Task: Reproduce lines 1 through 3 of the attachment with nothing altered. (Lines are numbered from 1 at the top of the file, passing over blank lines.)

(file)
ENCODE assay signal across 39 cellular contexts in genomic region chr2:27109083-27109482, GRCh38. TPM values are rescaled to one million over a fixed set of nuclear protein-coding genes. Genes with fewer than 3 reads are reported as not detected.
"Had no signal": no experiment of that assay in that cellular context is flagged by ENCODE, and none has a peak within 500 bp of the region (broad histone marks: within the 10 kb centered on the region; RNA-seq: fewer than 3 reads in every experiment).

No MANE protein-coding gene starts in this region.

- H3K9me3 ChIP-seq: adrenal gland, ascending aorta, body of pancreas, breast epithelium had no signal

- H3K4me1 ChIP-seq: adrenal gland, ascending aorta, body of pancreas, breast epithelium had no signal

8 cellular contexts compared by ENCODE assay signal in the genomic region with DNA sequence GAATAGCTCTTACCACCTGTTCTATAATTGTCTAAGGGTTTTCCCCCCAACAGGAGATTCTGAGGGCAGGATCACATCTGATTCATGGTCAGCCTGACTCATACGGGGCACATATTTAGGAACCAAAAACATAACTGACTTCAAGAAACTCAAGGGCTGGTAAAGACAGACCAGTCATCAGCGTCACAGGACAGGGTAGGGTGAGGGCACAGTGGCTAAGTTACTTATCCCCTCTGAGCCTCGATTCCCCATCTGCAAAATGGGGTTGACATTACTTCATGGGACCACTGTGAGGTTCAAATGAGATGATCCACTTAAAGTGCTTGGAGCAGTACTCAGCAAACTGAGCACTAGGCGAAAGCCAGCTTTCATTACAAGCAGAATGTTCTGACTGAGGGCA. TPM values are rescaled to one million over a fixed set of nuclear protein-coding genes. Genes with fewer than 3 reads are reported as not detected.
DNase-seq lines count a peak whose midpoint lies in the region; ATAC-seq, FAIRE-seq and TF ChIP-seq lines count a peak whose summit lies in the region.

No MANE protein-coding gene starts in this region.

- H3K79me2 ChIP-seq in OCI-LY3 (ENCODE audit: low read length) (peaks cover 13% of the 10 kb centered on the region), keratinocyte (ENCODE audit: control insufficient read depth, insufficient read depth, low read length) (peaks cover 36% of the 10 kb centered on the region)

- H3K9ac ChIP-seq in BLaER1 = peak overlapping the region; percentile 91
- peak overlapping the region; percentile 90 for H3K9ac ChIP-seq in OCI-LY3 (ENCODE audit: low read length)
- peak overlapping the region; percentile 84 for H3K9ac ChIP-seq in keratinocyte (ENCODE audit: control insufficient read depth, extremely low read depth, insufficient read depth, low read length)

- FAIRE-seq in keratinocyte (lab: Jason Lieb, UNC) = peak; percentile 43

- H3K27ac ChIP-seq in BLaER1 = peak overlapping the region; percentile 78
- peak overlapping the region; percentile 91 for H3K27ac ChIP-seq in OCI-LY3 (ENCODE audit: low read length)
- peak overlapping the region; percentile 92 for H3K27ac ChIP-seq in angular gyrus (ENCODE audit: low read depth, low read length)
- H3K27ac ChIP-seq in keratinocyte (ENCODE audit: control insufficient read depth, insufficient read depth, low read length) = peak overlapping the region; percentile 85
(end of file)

ENCODE assay signal across 39 cellular contexts in genomic region chr2:27109083-27109482, GRCh38. TPM values are rescaled to one million over a fixed set of nuclear protein-coding genes. Genes with fewer than 3 reads are reported as not detected.
"Had no signal": no experiment of that assay in that cellular context is flagged by ENCODE, and none has a peak within 500 bp of the region (broad histone marks: within the 10 kb centered on the region; RNA-seq: fewer than 3 reads in every experiment).

No MANE protein-coding gene starts in this region.